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A To Z Guide To Blockchain Glossary

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Learn what programming language is used to create smart contracts.

The aim of this piece is to help you understand the A to Z terms used for reading cryptocurrency charts. In short, we will break down blockchain terms for you, from the most common ones, all the way to the programming language used to create smart contracts.

Blockchain Glossary: A – Z
  • 51% Attack – Basically, this happens when a group of nodes controls more than half of the network’s computing capacity. The danger of this attack is that the group or individual may decide to harm the network.
  • Address – Cryptocurrency address, or also “addy,” is a unique string of characters used to distinguish a node. Addresses are used to send and receive coins on the network.
  • ASIC – This acronym represents Application Specific Integrated Circuit. ASIC is a specially designed mining tool so that it has an energy-saving advantage.
  • Bitcoin – Bitcoin is the first decentralized cryptocurrency that is built on a peer-to-peer, trustless network. In addition, it has no central authority to control the users.
  • Block – A block is data packets that hold immutable records of activities that took place on the network.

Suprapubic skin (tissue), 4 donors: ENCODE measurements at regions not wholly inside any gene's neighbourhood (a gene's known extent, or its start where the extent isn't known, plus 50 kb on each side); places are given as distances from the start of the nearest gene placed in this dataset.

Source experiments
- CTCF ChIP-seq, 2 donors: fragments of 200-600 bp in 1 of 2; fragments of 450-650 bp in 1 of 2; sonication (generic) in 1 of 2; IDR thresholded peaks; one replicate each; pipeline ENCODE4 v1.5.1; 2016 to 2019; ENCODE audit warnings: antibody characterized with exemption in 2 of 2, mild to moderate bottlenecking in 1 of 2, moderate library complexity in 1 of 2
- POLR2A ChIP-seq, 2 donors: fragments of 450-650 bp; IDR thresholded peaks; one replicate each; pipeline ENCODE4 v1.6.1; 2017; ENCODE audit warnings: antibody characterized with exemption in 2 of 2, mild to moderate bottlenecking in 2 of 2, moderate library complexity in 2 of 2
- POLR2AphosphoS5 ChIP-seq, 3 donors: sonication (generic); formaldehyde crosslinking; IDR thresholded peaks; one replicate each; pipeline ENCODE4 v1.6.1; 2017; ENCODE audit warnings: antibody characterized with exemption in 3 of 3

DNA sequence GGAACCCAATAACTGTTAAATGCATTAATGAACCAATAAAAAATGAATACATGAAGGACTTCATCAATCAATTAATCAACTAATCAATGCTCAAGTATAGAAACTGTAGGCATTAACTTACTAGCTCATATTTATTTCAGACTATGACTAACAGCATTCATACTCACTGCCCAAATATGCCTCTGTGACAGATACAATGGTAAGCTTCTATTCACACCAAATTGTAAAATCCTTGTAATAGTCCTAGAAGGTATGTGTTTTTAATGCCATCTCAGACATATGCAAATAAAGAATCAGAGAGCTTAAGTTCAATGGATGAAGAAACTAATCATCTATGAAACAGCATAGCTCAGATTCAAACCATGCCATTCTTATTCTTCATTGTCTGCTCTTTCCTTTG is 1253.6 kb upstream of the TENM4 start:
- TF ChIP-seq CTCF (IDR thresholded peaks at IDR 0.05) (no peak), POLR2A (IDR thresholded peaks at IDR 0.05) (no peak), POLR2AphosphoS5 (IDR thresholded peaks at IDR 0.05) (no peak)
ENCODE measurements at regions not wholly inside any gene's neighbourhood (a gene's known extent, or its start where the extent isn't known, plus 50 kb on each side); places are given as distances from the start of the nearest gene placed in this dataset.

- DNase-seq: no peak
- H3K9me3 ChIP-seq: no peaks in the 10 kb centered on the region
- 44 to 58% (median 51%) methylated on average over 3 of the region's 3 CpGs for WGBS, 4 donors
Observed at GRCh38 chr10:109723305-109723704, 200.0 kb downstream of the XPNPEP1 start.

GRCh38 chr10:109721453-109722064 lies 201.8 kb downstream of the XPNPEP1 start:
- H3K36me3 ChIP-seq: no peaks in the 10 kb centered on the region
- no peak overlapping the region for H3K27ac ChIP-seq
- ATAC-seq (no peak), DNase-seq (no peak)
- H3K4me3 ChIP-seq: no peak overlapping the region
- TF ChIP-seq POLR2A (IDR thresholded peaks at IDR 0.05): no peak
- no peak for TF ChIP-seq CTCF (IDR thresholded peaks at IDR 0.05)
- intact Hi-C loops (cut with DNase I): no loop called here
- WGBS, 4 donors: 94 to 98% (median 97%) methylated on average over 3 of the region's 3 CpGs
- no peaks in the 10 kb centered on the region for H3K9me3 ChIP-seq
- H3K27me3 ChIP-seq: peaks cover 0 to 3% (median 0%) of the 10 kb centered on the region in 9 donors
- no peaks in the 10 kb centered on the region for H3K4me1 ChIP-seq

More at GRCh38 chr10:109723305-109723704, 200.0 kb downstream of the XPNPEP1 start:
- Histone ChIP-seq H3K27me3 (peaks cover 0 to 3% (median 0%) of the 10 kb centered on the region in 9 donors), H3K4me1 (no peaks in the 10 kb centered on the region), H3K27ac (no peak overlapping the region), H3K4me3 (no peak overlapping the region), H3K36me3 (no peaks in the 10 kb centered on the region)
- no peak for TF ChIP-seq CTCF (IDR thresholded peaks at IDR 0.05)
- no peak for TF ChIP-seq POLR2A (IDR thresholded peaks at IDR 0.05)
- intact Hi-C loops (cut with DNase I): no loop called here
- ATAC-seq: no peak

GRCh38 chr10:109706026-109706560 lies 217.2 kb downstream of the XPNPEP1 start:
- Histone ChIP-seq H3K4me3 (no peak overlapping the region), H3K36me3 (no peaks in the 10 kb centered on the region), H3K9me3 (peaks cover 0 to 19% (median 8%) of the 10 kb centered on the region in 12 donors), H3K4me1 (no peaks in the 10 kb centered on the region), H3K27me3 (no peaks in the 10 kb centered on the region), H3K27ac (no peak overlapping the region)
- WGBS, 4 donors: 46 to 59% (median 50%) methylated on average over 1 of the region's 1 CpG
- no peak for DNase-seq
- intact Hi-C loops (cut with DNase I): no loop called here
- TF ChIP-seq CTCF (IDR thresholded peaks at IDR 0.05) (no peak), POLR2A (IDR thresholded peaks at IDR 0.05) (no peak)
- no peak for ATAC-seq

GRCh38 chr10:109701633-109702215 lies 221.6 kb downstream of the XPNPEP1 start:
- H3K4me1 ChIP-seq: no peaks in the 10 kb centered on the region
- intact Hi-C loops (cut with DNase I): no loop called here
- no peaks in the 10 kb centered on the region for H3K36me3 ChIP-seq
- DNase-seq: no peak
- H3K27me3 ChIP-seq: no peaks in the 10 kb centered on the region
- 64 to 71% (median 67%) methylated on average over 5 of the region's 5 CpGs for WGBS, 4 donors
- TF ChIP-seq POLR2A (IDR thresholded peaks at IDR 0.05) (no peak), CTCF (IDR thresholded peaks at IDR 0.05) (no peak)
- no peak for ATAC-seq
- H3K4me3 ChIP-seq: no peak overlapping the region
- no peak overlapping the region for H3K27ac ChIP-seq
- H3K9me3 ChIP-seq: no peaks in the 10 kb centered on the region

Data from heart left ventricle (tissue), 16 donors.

• Blockchain – A blockchain is a distributed ledger that holds a record of transactions which took place in the network. It serves as the holder of immutable records of all the transactions. It also holds all the transactions from the first day the block was mined.
  • Block explorer – A block explorer is a web tool that is used for viewing transactions within the blockchain. A block explorer determines transaction growth and hash rate.
  • Block height – This is the total number of blocks that are connected to a given blockchain.
  • Block reward – Block reward is the incentive a miner gets for successfully solving the hash in a given blockchain. When a miner verifies a transaction, the node is rewarded.
  • Central ledger – This is a ledger that is maintained by a central authority.
  • Confirmation – This is the successful act of verifying a propagated transaction and its addition to the blockchain.
  • Consensus – A consensus is reached when all the connected nodes agree to validate a transaction. It also ensures that the transaction is unique (devoid of double spending).
  • Cryptocurrency – Cryptocurrency/token/virtual currency/digital currency/internet currency/coin is a representation of digital assets.
  • Cryptographic hash function – Cryptographic hashes produce a hash value that is unique and fixed from transaction input. A typical cryptographic hash is SHA-256 computational algorithm.
  • Dapp – Dapp or also DApp means decentralized applications. Dapp is an open-source application whose data is stored in the blockchain. Dapps function like normal websites that allow users to access records stored in the blockchain.
  • DAO – Decentralized Autonomous Organization is a business entity that runs without human control. It is guided by a set of business rules with which every member complies.
  • Distributed ledger – Distributed ledger is a ledger that holds the data shared among all the nodes connected to the network.
  • Difficulty – Difficulty defines how easy a block of a transaction can be mined.